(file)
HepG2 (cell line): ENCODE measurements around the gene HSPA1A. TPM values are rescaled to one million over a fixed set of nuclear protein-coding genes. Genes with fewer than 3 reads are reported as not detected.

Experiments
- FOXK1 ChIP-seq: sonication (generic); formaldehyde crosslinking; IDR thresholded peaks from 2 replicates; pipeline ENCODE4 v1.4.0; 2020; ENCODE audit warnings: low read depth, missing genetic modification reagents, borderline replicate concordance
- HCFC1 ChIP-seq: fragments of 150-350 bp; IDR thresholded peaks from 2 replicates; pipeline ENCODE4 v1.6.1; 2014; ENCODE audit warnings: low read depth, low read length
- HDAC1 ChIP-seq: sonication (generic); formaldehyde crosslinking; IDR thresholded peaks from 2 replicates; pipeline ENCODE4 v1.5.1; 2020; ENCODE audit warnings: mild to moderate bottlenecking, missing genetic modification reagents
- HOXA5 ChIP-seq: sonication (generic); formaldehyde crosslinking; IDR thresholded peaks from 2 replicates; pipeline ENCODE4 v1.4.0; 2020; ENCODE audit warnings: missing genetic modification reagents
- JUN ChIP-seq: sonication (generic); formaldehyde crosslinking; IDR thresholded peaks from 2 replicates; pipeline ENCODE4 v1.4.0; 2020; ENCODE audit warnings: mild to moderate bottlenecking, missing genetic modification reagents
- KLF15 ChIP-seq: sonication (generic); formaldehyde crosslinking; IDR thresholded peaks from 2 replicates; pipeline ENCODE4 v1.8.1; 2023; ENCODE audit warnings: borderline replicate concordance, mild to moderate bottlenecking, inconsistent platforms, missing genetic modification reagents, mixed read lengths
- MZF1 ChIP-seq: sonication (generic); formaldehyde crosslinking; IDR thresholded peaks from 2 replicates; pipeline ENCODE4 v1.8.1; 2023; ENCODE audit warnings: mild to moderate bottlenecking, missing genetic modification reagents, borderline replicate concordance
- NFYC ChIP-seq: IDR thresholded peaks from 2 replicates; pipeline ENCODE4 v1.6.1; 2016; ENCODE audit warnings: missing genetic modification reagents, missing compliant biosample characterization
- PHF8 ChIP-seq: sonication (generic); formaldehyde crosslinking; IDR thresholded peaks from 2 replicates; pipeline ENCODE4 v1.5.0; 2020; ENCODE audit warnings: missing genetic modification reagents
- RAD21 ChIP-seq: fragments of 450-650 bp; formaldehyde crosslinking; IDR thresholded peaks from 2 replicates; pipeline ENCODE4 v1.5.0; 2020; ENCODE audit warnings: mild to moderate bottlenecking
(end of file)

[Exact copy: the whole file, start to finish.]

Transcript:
HepG2 (cell line): ENCODE measurements around the gene HSPA1A. TPM values are rescaled to one million over a fixed set of nuclear protein-coding genes. Genes with fewer than 3 reads are reported as not detected.

Experiments
- FOXK1 ChIP-seq: sonication (generic); formaldehyde crosslinking; IDR thresholded peaks from 2 replicates; pipeline ENCODE4 v1.4.0; 2020; ENCODE audit warnings: low read depth, missing genetic modification reagents, borderline replicate concordance
- HCFC1 ChIP-seq: fragments of 150-350 bp; IDR thresholded peaks from 2 replicates; pipeline ENCODE4 v1.6.1; 2014; ENCODE audit warnings: low read depth, low read length
- HDAC1 ChIP-seq: sonication (generic); formaldehyde crosslinking; IDR thresholded peaks from 2 replicates; pipeline ENCODE4 v1.5.1; 2020; ENCODE audit warnings: mild to moderate bottlenecking, missing genetic modification reagents
- HOXA5 ChIP-seq: sonication (generic); formaldehyde crosslinking; IDR thresholded peaks from 2 replicates; pipeline ENCODE4 v1.4.0; 2020; ENCODE audit warnings: missing genetic modification reagents
- JUN ChIP-seq: sonication (generic); formaldehyde crosslinking; IDR thresholded peaks from 2 replicates; pipeline ENCODE4 v1.4.0; 2020; ENCODE audit warnings: mild to moderate bottlenecking, missing genetic modification reagents
- KLF15 ChIP-seq: sonication (generic); formaldehyde crosslinking; IDR thresholded peaks from 2 replicates; pipeline ENCODE4 v1.8.1; 2023; ENCODE audit warnings: borderline replicate concordance, mild to moderate bottlenecking, inconsistent platforms, missing genetic modification reagents, mixed read lengths
- MZF1 ChIP-seq: sonication (generic); formaldehyde crosslinking; IDR thresholded peaks from 2 replicates; pipeline ENCODE4 v1.8.1; 2023; ENCODE audit warnings: mild to moderate bottlenecking, missing genetic modification reagents, borderline replicate concordance
- NFYC ChIP-seq: IDR thresholded peaks from 2 replicates; pipeline ENCODE4 v1.6.1; 2016; ENCODE audit warnings: missing genetic modification reagents, missing compliant biosample characterization
- PHF8 ChIP-seq: sonication (generic); formaldehyde crosslinking; IDR thresholded peaks from 2 replicates; pipeline ENCODE4 v1.5.0; 2020; ENCODE audit warnings: missing genetic modification reagents
- RAD21 ChIP-seq: fragments of 450-650 bp; formaldehyde crosslinking; IDR thresholded peaks from 2 replicates; pipeline ENCODE4 v1.5.0; 2020; ENCODE audit warnings: mild to moderate bottlenecking